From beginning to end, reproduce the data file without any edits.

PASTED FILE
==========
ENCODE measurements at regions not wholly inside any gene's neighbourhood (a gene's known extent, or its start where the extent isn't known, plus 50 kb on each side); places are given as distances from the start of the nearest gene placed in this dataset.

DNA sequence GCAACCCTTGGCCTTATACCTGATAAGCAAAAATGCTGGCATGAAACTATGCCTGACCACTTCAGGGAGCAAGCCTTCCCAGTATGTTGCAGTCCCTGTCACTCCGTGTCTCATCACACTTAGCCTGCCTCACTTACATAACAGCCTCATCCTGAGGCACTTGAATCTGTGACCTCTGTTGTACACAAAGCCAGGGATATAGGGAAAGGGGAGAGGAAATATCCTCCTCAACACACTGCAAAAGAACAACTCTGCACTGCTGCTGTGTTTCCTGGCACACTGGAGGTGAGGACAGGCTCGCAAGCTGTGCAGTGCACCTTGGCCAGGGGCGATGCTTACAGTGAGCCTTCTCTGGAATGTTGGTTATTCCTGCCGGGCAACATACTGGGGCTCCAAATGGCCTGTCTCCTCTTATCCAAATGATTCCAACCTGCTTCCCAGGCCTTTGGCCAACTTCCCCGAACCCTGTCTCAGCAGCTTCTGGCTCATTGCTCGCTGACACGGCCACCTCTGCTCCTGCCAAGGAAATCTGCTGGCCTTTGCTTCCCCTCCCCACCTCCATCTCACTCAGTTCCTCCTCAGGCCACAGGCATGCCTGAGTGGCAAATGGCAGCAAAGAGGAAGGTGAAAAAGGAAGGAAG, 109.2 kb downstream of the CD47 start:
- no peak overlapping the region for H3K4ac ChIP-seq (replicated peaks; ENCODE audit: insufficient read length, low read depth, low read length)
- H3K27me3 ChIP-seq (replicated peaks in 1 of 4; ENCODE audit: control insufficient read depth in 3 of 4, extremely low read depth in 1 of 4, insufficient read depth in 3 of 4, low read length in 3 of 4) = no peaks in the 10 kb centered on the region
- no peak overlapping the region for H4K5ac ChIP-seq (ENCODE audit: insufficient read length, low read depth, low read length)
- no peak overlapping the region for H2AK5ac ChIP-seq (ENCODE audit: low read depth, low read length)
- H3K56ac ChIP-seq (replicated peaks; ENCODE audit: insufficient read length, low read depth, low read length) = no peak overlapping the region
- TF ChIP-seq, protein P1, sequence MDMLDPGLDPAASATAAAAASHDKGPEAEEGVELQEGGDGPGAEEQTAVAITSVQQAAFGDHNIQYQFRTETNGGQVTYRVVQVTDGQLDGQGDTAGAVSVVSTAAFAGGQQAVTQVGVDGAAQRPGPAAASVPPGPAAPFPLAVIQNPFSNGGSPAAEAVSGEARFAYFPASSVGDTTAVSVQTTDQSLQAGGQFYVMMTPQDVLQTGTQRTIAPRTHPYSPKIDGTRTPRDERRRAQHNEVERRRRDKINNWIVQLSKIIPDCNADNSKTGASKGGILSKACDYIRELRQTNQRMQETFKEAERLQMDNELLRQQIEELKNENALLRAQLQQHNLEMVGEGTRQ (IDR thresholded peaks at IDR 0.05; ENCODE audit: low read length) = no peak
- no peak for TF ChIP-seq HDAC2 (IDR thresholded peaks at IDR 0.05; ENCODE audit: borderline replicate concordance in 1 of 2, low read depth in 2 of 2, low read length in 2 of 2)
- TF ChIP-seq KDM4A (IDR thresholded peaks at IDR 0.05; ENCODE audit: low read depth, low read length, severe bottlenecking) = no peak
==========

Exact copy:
ENCODE measurements at regions not wholly inside any gene's neighbourhood (a gene's known extent, or its start where the extent isn't known, plus 50 kb on each side); places are given as distances from the start of the nearest gene placed in this dataset.

DNA sequence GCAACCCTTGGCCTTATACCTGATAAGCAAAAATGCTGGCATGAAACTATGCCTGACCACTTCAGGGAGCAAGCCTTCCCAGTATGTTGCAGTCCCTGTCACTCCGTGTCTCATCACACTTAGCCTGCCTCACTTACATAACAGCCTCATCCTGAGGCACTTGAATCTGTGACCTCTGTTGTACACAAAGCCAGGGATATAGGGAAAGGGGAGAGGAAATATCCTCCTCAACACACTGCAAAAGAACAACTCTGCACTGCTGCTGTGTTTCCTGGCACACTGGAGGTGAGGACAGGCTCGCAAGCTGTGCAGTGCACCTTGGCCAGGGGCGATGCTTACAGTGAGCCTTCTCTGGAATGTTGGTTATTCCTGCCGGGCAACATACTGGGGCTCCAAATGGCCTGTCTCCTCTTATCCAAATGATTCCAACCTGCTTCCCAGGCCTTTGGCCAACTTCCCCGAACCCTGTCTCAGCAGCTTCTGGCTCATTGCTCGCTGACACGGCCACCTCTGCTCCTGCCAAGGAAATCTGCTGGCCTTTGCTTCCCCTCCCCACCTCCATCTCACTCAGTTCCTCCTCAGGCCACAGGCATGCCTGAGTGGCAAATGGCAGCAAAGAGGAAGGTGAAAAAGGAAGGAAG, 109.2 kb downstream of the CD47 start:
- no peak overlapping the region for H3K4ac ChIP-seq (replicated peaks; ENCODE audit: insufficient read length, low read depth, low read length)
- H3K27me3 ChIP-seq (replicated peaks in 1 of 4; ENCODE audit: control insufficient read depth in 3 of 4, extremely low read depth in 1 of 4, insufficient read depth in 3 of 4, low read length in 3 of 4) = no peaks in the 10 kb centered on the region
- no peak overlapping the region for H4K5ac ChIP-seq (ENCODE audit: insufficient read length, low read depth, low read length)
- no peak overlapping the region for H2AK5ac ChIP-seq (ENCODE audit: low read depth, low read length)
- H3K56ac ChIP-seq (replicated peaks; ENCODE audit: insufficient read length, low read depth, low read length) = no peak overlapping the region
- TF ChIP-seq, protein P1, sequence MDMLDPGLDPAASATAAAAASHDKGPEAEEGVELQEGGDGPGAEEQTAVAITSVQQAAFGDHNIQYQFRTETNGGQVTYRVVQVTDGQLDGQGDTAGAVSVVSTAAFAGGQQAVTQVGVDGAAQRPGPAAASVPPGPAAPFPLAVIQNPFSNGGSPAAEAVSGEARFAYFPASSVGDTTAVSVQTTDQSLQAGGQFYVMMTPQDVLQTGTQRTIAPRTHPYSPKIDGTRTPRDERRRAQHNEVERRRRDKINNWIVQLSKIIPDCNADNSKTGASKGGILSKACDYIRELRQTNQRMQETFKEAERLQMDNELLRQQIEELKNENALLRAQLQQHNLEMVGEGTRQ (IDR thresholded peaks at IDR 0.05; ENCODE audit: low read length) = no peak
- no peak for TF ChIP-seq HDAC2 (IDR thresholded peaks at IDR 0.05; ENCODE audit: borderline replicate concordance in 1 of 2, low read depth in 2 of 2, low read length in 2 of 2)
- TF ChIP-seq KDM4A (IDR thresholded peaks at IDR 0.05; ENCODE audit: low read depth, low read length, severe bottlenecking) = no peak